I’ve been posting the last couple of weeks about Sir Peter Jackson’s amazing Knights of the Sky exhibition at the Omaka Aviation Heritage Centre near Blenheim, New Zealand.
It’s one of the best collections of WW1 aircraft and memorabilia in the world. A status given depth by the fact that it features several life-size dioramas of action from the day, as we’ve seen in previous posts.
I thought I’d conclude the series with some pictures of the snow-clad diorama. A German aviator has landed his Siemens-Schukert D.IV after shooting down a British pilot whose Nieuport 27 is lodged in a tree. He meets his foe, offering him a cigarette while soldiers poke around the wreckage.
This sort of thing did happen on occasion – once, Canadian pilot Billy Bishop wined and dined a downed German aviator in the squadron mess before handing him across to the authorities. But this didn’t happen all that often.
The reality of the air war was that it was usually lethal, and usually anonymous. Some of the main aces on both sides had distinctive aircraft – but even then they did not get the chance to meet each other in person, other than over the barrels of their guns. Sometimes, when a known pilot was killed, the other side might drop a wreath over the opposing lines in recognition of a fallen comrade. But meeting in person was rare.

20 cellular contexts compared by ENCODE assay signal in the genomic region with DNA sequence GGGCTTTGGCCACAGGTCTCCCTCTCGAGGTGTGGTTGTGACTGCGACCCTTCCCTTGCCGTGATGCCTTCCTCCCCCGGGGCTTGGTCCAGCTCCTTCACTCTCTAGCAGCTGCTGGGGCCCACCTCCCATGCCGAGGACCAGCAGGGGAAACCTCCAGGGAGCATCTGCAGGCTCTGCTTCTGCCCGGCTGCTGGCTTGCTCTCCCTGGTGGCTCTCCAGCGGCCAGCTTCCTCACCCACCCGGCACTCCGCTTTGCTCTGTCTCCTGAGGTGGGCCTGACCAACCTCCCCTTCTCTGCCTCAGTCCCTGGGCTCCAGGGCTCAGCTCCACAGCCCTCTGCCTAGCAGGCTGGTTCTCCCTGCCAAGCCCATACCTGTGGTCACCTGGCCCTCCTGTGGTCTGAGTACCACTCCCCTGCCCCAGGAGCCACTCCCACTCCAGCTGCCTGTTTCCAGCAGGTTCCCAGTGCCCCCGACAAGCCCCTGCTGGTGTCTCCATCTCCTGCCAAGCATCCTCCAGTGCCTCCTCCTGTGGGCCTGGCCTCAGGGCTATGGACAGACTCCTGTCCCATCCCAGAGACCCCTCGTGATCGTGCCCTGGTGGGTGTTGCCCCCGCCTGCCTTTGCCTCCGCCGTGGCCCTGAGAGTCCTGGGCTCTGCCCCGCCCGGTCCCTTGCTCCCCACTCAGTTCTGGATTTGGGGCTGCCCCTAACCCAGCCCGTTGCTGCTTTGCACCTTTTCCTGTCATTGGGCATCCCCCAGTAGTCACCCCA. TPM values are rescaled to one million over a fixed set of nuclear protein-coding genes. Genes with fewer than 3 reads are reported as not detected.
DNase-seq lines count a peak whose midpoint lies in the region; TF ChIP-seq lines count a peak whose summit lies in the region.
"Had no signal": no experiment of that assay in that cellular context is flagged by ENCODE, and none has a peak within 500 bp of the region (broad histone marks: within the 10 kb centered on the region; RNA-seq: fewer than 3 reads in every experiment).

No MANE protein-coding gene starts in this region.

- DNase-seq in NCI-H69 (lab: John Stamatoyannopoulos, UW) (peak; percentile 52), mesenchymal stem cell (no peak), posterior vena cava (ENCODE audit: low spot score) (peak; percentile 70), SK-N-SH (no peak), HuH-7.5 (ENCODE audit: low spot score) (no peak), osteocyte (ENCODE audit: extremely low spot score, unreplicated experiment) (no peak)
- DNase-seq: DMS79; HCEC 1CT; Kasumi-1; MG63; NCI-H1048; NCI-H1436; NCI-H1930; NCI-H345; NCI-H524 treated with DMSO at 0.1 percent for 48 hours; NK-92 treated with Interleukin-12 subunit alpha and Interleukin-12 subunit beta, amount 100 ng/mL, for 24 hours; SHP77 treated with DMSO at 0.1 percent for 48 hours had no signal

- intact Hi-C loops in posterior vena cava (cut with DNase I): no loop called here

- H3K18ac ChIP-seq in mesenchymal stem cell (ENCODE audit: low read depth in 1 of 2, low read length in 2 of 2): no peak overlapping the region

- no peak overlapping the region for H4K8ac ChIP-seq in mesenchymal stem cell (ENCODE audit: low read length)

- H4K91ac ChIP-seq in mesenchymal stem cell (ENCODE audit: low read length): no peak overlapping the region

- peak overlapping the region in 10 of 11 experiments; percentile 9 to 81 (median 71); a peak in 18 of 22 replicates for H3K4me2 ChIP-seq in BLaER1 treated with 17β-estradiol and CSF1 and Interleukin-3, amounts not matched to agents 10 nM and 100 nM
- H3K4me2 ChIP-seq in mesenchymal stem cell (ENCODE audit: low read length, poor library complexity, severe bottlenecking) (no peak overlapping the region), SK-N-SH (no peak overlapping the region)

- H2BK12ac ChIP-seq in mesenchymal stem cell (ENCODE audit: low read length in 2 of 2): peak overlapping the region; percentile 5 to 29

For all the mythology of these ‘aerial knights’ somehow fighting with honour, I suspect Blackadder Goes Forth actually got it right – remember the scene in ‘Private Plane’ when Ricthofen finally meets The Lord Flashheart?
Still, it’s nice to think that, all things being equal, perhaps this diorama captures something of the sense of the mythology – upheld by both sides well into the conflict – that the air war was a kind of superior sporting contest. One in which the ‘opponent’ could, after it was all over, be offered a cigarette and exchange some brief shop talk before he was carted off to a prison camp.
Beyond the dioramas are all sorts of other aircraft, wonderfully displayed with artful and dramatic lighting – such as this DH9.
I have one more post to do on the exhibition – dedicated to one Gerrman pilot and his peculiar habit of collecting trophy cups every time he shot down an aircraft. Along with how the Aussies stole his boots.
But that will have to wait for another time.
Copyright © Matthew Wright 2016